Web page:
Oh ok…guess your still far from the over subscribing being experienced in Harare! You’ll be surprised how many areas are all serviced by one measly base station!

  2. Kudzi M.

    Thanks Limbikani for the review. Well despite the negatives, this device is really cool. The portability and the price are actually what we lead me to buy. Africom has a similar one but it’s about $270 bucks for the device.

  3. bhinikwa

    Nothing beats Adsl guys but thanks Admin for the review. When training in rural areas l guess its worthwhile. Though l feel the price should come down. Econet is still pricing lke we are in Z$ era. Just look how the dongle started at $90 & now its a low $35. How do they justify the difference. I dont trust Econet pricing. Its monopolistic

  4. Time

    “…so if ZESA bails on you, there’s no interruption..”

    Haha you should use Econet internet in the suburbs! As soon as Zesa goes connection drops to Edge and its barely usable…kinda like powertel but actually worse! So yes there is indeed interuption when zesa bails so I guess this little wifi thing may be suited for a bachelor living in the city centre where powercuts are rare and 2.5gb may just last you long enough as you’ll be living alone.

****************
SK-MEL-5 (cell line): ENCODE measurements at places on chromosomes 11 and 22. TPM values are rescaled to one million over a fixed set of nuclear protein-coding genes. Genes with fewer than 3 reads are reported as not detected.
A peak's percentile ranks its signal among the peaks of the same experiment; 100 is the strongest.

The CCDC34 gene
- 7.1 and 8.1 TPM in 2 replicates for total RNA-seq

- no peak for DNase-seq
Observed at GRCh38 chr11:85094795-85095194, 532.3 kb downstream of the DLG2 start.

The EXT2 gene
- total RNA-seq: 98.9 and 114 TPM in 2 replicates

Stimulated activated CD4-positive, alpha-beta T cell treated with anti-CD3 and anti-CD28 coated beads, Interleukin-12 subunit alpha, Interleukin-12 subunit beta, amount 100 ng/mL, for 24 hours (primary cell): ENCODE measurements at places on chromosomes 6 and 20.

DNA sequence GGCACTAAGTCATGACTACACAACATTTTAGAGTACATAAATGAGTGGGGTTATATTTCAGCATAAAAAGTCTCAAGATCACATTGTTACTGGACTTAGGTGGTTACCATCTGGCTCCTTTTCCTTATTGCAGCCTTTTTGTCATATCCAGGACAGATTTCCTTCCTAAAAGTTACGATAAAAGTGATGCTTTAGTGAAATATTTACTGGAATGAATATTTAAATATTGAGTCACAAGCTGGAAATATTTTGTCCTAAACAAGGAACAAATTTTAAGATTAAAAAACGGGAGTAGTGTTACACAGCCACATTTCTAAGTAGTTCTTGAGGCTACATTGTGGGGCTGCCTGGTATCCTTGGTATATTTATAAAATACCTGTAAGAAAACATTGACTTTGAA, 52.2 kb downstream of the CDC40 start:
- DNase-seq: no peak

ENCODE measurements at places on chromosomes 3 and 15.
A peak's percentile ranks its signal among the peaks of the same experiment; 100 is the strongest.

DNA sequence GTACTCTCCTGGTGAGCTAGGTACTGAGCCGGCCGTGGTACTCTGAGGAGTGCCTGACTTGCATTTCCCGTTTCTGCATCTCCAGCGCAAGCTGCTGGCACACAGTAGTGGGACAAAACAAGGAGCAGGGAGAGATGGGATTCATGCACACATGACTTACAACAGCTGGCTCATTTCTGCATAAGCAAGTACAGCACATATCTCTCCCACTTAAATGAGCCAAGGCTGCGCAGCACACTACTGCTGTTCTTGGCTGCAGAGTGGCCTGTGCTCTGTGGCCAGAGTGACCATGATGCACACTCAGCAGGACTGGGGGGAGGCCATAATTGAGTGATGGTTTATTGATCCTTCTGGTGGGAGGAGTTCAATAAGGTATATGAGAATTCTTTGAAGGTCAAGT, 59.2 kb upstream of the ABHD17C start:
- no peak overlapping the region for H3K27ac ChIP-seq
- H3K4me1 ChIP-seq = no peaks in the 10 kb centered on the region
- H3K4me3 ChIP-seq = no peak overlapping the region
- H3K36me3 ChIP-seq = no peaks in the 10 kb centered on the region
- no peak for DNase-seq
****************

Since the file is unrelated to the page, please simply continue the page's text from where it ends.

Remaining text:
Lets just hope someone at Econet actually reads these comments and takes the hint that with lower data prices..say $50 for 5gig throttled to 1mbps they will recapture that market and regain most of those that went of to powetel, africom etc… I only stay on powertel not because Im a heavy internet user, but simplty for the peace of mind that my megabytes wont run out in the middle of an important skype call.

  5. Farai Sairai

    Thank you for the review. But I think this will suit/work for the average roaming /roving user/engineer when going onsite to clients than a typical home user.

  6. macdchip

    Reap-off Zimbabwe!! The greedy culture continues.

  7. Dogstar

    Ecorip off!

  8. Future

    Econet inspired to rip your world.

  9. JamesM

    For the enterprising hardware vendors out there you can place volume sales on and undercut the greedy econet right under their nose. There are now so many portable GSM (Econet & Telecel) and CDMA (Powertel & Africom) routers that one is really spoilt for choice. Know of a friend who goes to Msanzi often have them bring one for you.

  10. Georges

    Tres bien